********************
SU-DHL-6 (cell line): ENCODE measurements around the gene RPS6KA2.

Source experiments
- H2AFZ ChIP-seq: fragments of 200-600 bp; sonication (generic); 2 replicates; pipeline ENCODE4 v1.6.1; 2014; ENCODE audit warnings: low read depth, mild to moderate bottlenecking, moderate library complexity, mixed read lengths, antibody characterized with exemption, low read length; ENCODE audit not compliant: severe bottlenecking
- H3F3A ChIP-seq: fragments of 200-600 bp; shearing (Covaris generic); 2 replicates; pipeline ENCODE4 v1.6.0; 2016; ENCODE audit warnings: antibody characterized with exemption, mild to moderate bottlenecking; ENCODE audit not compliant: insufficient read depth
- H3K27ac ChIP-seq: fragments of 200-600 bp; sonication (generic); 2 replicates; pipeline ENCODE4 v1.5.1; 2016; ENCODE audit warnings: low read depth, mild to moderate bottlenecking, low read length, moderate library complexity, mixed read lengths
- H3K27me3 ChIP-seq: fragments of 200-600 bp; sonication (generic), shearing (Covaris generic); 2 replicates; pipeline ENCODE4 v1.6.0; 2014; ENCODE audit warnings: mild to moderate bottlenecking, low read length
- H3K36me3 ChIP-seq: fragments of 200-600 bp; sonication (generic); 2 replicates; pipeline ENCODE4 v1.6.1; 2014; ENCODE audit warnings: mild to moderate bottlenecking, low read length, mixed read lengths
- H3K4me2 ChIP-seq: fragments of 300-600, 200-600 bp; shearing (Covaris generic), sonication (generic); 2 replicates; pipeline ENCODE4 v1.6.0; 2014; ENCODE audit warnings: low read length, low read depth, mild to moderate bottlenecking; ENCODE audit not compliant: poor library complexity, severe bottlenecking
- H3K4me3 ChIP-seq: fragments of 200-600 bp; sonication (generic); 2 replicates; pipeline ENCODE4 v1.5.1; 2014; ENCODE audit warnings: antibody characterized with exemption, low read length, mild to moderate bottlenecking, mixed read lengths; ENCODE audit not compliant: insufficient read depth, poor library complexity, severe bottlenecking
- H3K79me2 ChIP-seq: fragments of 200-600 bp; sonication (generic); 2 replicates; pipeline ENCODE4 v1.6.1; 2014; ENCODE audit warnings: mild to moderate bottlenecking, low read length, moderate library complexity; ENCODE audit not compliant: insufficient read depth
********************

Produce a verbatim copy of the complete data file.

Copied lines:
SU-DHL-6 (cell line): ENCODE measurements around the gene RPS6KA2.

Source experiments
- H2AFZ ChIP-seq: fragments of 200-600 bp; sonication (generic); 2 replicates; pipeline ENCODE4 v1.6.1; 2014; ENCODE audit warnings: low read depth, mild to moderate bottlenecking, moderate library complexity, mixed read lengths, antibody characterized with exemption, low read length; ENCODE audit not compliant: severe bottlenecking
- H3F3A ChIP-seq: fragments of 200-600 bp; shearing (Covaris generic); 2 replicates; pipeline ENCODE4 v1.6.0; 2016; ENCODE audit warnings: antibody characterized with exemption, mild to moderate bottlenecking; ENCODE audit not compliant: insufficient read depth
- H3K27ac ChIP-seq: fragments of 200-600 bp; sonication (generic); 2 replicates; pipeline ENCODE4 v1.5.1; 2016; ENCODE audit warnings: low read depth, mild to moderate bottlenecking, low read length, moderate library complexity, mixed read lengths
- H3K27me3 ChIP-seq: fragments of 200-600 bp; sonication (generic), shearing (Covaris generic); 2 replicates; pipeline ENCODE4 v1.6.0; 2014; ENCODE audit warnings: mild to moderate bottlenecking, low read length
- H3K36me3 ChIP-seq: fragments of 200-600 bp; sonication (generic); 2 replicates; pipeline ENCODE4 v1.6.1; 2014; ENCODE audit warnings: mild to moderate bottlenecking, low read length, mixed read lengths
- H3K4me2 ChIP-seq: fragments of 300-600, 200-600 bp; shearing (Covaris generic), sonication (generic); 2 replicates; pipeline ENCODE4 v1.6.0; 2014; ENCODE audit warnings: low read length, low read depth, mild to moderate bottlenecking; ENCODE audit not compliant: poor library complexity, severe bottlenecking
- H3K4me3 ChIP-seq: fragments of 200-600 bp; sonication (generic); 2 replicates; pipeline ENCODE4 v1.5.1; 2014; ENCODE audit warnings: antibody characterized with exemption, low read length, mild to moderate bottlenecking, mixed read lengths; ENCODE audit not compliant: insufficient read depth, poor library complexity, severe bottlenecking
- H3K79me2 ChIP-seq: fragments of 200-600 bp; sonication (generic); 2 replicates; pipeline ENCODE4 v1.6.1; 2014; ENCODE audit warnings: mild to moderate bottlenecking, low read length, moderate library complexity; ENCODE audit not compliant: insufficient read depth